Spinoza said, of the three forms of knowledge: sensory, deductive, and intuitive, that only intuitive knowledge is true knowledge. The sense in which I agree with this archaic statement is that I gain knowledge by studying the process and not the details, which is why I can remember a math text much better than a fantasy novel (ironically E.A. Poe critiqued fantasy literature as being analytical in the sense that once the rules of the fantasy realm are established it is a formulaic process to translate our world into the fantasy world according to the rules; where as mathematics is truly creative ).

When reading, strive to create intuitive knowledge. Don't worry about getting every detail, because that is a natural consequence of having an intuitive feel of the process. That said, until one is completely comfortable with the style of mathematical writing, the going is tough. But after this initial barrier, it becomes almost embarassingly easy.

"In mathematics we don't understand things, we just get used to them" - Von Neumann.

What the master meant is that the feeling we call understanding is actually a sensation of familiarity; this is the reason for the uniformity of style across mathematical literature: new definitions in a familiar style are immediately "understandable", with the lucidity being nearly too much to bear.
Well, my friend, I understand what you mean about intuition but I can't relate to the notion of maths being embarassingly easy. That is certainly an awesome statement to be able to make.
 
  • #33
J77
1,076
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Do you guys have true photographic memories, or what's up? I have a pretty phenomenal memory and solid visualization skills but I can't imagine keeping up with you guys, so I imagine your memories are remarkably powerful.
I have the memory of a goldfish.

Being good in a field is not about learning everything which has been written about it.
 
  • #34
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Being good in a field is not about learning everything which has been written about it.
Indeed, it is a necessary but not sufficient condition:wink:
 
  • #35
cepheid
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Indeed, it is a necessary but not sufficient condition:wink:
Ouch! You just contradicted him soundly. He said it was NOT about learning everything that has been written about that field. You said that that was required AND MORE.
 
  • #36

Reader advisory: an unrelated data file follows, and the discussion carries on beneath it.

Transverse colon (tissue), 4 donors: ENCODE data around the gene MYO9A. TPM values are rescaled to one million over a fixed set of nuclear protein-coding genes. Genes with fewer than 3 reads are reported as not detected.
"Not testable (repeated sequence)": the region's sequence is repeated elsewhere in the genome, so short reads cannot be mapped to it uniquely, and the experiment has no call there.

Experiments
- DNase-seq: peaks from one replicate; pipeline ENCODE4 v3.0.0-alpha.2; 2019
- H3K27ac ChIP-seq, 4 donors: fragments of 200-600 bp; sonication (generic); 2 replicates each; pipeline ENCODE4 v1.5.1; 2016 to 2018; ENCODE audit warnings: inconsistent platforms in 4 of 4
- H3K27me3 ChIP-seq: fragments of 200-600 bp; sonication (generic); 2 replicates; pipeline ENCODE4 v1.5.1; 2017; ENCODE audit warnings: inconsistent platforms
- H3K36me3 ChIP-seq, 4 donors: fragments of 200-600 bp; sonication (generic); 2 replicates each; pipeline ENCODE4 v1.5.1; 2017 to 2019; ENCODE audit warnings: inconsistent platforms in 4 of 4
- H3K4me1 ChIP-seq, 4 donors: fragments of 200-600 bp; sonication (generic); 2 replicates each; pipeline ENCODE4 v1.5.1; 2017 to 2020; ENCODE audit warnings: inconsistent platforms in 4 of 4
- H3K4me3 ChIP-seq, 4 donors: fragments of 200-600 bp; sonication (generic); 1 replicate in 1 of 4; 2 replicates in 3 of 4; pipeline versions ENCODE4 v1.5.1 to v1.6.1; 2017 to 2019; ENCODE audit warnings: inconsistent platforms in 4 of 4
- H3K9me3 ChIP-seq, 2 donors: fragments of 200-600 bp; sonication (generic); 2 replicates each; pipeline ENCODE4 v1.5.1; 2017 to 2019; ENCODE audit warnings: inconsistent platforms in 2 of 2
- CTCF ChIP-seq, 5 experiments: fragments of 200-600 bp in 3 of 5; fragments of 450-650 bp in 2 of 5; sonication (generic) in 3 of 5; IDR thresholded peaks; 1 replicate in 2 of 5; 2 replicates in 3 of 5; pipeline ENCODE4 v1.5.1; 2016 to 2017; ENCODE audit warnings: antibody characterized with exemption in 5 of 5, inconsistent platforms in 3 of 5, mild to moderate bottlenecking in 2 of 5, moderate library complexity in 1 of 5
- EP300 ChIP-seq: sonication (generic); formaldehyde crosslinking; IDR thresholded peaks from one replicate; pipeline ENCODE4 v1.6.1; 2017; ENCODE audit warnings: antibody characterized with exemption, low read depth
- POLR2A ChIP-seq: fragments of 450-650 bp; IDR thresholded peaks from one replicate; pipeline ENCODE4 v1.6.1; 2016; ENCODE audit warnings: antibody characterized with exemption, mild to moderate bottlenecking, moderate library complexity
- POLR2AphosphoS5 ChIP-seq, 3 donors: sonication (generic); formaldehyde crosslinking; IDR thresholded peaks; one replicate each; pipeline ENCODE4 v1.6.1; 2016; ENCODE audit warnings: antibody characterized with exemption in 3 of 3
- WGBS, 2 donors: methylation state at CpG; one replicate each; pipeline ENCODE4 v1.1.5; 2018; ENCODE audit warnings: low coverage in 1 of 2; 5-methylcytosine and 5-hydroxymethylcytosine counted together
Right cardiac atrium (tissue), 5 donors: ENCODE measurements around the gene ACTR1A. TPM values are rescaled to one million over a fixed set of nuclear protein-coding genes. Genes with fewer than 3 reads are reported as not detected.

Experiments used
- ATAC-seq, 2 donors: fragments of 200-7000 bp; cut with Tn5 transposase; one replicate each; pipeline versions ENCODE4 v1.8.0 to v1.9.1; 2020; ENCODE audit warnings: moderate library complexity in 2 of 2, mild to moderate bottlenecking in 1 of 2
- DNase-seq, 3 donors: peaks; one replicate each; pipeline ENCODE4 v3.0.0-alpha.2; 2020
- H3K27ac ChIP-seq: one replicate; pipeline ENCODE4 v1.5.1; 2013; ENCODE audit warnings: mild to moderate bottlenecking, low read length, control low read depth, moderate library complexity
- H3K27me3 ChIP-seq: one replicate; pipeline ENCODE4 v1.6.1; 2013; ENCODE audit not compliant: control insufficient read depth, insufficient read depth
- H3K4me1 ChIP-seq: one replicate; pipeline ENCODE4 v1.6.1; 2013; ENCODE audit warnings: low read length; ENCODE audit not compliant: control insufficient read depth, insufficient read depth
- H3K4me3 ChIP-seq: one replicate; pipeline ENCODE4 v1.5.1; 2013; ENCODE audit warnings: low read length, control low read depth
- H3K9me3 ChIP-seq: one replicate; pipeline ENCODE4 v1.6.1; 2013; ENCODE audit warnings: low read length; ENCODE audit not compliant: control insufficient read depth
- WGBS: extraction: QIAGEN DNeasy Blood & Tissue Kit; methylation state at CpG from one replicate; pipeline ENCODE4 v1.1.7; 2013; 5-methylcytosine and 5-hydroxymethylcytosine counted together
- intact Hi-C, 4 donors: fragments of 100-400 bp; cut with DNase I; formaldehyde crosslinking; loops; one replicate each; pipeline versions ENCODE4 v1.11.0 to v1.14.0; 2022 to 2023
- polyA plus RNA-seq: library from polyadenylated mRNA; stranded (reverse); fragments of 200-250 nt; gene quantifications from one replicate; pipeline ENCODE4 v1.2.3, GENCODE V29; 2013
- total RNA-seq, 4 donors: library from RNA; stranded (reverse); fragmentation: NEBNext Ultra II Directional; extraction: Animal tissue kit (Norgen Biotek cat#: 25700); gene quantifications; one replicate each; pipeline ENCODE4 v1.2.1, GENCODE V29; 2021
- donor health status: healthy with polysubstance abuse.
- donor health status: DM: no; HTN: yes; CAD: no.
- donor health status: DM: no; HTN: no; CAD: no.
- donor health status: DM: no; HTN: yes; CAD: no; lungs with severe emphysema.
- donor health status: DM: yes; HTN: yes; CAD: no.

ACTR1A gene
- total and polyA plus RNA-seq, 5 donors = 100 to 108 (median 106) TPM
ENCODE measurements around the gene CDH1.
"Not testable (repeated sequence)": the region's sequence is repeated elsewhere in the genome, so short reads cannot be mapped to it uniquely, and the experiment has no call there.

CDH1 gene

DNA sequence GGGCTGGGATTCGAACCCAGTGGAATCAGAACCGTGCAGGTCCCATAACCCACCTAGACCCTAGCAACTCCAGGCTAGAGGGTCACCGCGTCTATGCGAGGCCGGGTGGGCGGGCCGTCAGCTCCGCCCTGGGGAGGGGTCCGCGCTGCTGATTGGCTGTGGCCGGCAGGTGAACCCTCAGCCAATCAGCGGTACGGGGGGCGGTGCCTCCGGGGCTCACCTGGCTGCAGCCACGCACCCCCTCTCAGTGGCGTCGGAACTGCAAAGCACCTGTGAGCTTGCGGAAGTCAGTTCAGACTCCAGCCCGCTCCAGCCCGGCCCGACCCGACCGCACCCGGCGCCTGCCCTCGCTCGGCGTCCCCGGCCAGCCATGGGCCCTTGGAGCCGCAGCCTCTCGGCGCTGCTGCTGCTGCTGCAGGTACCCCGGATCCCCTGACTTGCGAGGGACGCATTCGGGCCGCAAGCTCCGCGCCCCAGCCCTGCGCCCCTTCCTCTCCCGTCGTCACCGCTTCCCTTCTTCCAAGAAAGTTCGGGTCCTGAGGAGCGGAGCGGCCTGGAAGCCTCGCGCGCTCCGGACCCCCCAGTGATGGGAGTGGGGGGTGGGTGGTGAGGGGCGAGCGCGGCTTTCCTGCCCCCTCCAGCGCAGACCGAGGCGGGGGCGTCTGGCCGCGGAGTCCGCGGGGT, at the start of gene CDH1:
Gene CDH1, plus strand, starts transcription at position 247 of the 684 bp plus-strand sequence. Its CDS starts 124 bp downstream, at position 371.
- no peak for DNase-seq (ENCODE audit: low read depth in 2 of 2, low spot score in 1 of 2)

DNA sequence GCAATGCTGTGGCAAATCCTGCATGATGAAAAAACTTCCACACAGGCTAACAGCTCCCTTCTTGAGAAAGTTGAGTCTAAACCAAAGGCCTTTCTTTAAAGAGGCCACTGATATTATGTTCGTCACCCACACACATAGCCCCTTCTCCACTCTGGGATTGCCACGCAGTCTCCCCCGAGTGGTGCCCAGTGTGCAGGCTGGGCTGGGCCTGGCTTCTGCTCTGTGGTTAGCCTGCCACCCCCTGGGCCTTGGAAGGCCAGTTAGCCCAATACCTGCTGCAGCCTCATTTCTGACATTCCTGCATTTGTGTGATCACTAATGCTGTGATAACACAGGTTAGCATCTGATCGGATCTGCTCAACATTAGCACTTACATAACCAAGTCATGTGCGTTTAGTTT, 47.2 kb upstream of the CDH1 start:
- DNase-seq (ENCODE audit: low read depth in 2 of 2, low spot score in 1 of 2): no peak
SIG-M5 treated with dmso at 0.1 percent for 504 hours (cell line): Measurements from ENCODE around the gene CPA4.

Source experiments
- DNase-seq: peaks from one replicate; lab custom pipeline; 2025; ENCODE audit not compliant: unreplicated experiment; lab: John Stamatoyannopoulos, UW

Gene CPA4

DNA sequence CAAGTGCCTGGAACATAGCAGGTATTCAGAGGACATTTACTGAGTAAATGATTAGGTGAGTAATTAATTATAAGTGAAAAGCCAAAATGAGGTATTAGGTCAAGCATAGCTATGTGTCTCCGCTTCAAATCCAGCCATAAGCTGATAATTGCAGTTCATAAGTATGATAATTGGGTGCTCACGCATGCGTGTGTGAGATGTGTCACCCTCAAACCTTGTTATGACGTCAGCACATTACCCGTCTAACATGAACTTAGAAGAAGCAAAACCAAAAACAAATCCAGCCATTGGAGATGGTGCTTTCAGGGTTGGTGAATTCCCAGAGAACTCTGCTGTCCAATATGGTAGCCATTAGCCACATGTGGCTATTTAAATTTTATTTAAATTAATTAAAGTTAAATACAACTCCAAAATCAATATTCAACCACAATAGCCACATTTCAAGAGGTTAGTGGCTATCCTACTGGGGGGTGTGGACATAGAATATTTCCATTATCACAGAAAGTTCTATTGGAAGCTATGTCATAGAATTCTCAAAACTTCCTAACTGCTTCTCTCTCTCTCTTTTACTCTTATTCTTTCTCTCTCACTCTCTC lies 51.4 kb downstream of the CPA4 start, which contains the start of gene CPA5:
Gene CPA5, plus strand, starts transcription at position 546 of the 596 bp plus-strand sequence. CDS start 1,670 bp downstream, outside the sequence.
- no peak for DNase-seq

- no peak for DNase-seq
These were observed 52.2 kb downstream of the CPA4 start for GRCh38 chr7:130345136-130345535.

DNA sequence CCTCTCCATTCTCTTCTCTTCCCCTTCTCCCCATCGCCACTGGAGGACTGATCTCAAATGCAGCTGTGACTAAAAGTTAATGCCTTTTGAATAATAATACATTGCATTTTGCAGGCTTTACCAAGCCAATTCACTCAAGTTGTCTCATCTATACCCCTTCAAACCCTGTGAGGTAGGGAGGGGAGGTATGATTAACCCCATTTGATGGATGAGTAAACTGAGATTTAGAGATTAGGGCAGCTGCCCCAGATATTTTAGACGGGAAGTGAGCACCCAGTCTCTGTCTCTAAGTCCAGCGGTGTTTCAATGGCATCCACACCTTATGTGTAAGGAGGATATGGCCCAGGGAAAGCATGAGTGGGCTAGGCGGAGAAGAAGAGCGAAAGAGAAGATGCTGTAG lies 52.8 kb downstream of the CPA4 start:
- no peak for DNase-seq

Gib Z
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lol. My memory is not that remarkable, i remember the first 10 primes, and various mathematical constants and physical constants to about 10 decimal places, but anyone could have done that if they bothered to do what i did. Every week i would say nothing but those digits off a piece of paper, over and over. Some came easily, eg e approx 2.718281828, nice repeating 1828's. My point is, to remember all the mathematics you learn, you sort of need to learn to feeling of it. If you can remember the "feeling" of how to do it, youve got it. I know im not very clear, thats just all I can say lol.

Or take Newtons Approach, 1% Genius, 99% Perserverence.
 
  • #37
Gib Z
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Did you expect an even or a normal distribution?

And this is an internet forum, why in hell would anyone bother lying to other people here who they do not now, will probably never see, and are here to help them learn anyway?
 
  • #38
mathwonk
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boy are you naive. we are building a totally artificial persona here that we live with in in our fantasies. E.g. I have pretended for years here to understand tensors, whereas actually they scare me to death.
 
  • #39
Gib Z
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We'll perhaps I haven't reached that level yet where the mathematics im learning is too abstract for me to grasp.

and andytoh, why did you delete you post..if looks like i double posted talking to no one...
 
  • #40
I have never forced myself to remember anything, that I can recall. I only read through what I want to, when I want to and absorb whatever my brain decides to absorb. That is seriously that only way that I can learn. Forcing myself to memorize and learn things that I don't feel like absorbing, never works. I compartmentalize and organize information that I become consciously aware of during my reading (e.g. I decide it's interesting or might have a relationship with something else) and then construct my cognitive model of it. I think my memory is more cue oriented.

Does forced memorization, like what Gib Z does, work well for some of you?
 
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  • #41